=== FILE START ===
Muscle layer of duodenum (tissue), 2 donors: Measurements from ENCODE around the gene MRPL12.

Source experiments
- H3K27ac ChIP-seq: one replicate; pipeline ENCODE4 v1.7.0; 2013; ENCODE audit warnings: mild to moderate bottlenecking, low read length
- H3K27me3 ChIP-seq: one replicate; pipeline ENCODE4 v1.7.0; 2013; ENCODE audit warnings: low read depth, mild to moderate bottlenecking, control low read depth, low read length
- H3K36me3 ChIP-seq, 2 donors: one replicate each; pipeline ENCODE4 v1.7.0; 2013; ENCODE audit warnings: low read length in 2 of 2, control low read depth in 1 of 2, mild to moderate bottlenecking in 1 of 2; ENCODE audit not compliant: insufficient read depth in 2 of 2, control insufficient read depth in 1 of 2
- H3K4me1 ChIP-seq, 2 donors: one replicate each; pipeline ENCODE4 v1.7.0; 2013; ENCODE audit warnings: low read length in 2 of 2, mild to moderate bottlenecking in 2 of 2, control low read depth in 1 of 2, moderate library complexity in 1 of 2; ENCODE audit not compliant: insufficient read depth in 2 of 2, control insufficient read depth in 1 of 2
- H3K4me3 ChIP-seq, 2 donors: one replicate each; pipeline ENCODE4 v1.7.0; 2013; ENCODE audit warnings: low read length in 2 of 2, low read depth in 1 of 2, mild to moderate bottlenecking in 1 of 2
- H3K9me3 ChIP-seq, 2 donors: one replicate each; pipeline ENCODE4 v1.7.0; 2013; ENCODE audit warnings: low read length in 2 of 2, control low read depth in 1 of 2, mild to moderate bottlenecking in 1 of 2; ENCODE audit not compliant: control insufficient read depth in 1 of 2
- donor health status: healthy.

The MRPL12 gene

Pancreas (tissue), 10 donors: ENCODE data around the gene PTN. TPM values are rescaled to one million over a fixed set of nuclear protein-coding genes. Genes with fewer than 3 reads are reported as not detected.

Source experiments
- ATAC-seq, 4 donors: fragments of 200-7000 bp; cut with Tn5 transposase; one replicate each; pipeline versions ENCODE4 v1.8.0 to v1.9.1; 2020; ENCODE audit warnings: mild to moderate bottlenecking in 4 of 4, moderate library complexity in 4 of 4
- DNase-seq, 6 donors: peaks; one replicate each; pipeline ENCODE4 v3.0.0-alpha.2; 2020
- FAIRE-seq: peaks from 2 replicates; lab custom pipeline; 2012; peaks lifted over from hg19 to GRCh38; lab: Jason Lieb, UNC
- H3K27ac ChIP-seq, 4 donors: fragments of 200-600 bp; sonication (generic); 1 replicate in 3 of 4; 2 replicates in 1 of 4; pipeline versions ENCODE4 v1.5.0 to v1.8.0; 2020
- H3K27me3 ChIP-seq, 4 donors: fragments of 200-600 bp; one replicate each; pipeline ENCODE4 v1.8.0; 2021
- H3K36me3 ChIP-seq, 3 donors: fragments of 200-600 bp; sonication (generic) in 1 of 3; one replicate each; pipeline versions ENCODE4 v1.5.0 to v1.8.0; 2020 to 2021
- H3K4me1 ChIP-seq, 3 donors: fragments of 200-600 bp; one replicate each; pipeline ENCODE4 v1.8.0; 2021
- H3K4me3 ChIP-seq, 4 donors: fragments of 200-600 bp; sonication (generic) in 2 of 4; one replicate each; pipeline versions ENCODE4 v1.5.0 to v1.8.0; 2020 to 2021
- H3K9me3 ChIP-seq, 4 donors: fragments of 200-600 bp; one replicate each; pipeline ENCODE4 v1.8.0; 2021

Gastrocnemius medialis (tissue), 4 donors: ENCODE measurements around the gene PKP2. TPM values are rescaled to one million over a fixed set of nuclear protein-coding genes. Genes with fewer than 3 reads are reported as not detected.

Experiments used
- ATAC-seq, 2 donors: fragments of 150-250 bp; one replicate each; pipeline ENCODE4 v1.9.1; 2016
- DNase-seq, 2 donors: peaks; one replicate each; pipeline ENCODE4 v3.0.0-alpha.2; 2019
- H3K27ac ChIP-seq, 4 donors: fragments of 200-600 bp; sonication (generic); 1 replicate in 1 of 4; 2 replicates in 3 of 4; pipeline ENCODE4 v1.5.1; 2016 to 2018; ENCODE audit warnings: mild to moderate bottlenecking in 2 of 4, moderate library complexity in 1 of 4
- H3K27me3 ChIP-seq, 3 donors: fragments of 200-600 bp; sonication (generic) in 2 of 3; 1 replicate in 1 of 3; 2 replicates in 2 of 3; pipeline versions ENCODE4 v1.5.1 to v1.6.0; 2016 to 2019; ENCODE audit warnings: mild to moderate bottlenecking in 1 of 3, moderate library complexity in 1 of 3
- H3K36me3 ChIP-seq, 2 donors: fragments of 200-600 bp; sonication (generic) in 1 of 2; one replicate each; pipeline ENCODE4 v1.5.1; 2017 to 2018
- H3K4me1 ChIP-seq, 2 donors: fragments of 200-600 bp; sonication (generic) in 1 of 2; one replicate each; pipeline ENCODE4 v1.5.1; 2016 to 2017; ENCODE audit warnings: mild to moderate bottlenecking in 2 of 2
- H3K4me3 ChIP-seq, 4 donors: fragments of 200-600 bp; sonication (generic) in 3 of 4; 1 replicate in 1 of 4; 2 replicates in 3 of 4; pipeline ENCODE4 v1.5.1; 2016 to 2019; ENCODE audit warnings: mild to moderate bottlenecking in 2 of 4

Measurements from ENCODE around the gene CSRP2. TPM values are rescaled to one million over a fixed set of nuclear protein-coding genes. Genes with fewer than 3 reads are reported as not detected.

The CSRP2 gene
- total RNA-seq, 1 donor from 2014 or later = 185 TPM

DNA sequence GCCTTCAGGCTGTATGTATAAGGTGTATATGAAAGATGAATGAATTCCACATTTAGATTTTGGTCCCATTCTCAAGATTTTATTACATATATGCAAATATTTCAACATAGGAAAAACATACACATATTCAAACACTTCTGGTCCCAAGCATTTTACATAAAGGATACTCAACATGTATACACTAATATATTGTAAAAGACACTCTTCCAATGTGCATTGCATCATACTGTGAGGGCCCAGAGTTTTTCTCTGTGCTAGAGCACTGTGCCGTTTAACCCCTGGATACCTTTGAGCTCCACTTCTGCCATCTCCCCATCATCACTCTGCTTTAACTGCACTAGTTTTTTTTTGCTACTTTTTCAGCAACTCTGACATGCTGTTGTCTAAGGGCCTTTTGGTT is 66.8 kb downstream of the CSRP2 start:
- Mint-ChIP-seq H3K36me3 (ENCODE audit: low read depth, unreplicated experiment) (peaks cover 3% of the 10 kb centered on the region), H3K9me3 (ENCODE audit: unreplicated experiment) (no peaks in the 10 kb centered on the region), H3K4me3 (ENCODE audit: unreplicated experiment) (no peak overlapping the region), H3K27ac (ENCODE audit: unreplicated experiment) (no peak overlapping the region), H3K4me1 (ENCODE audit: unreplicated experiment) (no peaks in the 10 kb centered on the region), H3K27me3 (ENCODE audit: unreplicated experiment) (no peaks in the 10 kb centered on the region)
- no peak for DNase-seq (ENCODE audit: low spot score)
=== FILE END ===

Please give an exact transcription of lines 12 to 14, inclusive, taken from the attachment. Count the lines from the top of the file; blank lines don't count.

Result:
Source experiments
- ATAC-seq, 4 donors: fragments of 200-7000 bp; cut with Tn5 transposase; one replicate each; pipeline versions ENCODE4 v1.8.0 to v1.9.1; 2020; ENCODE audit warnings: mild to moderate bottlenecking in 4 of 4, moderate library complexity in 4 of 4
- DNase-seq, 6 donors: peaks; one replicate each; pipeline ENCODE4 v3.0.0-alpha.2; 2020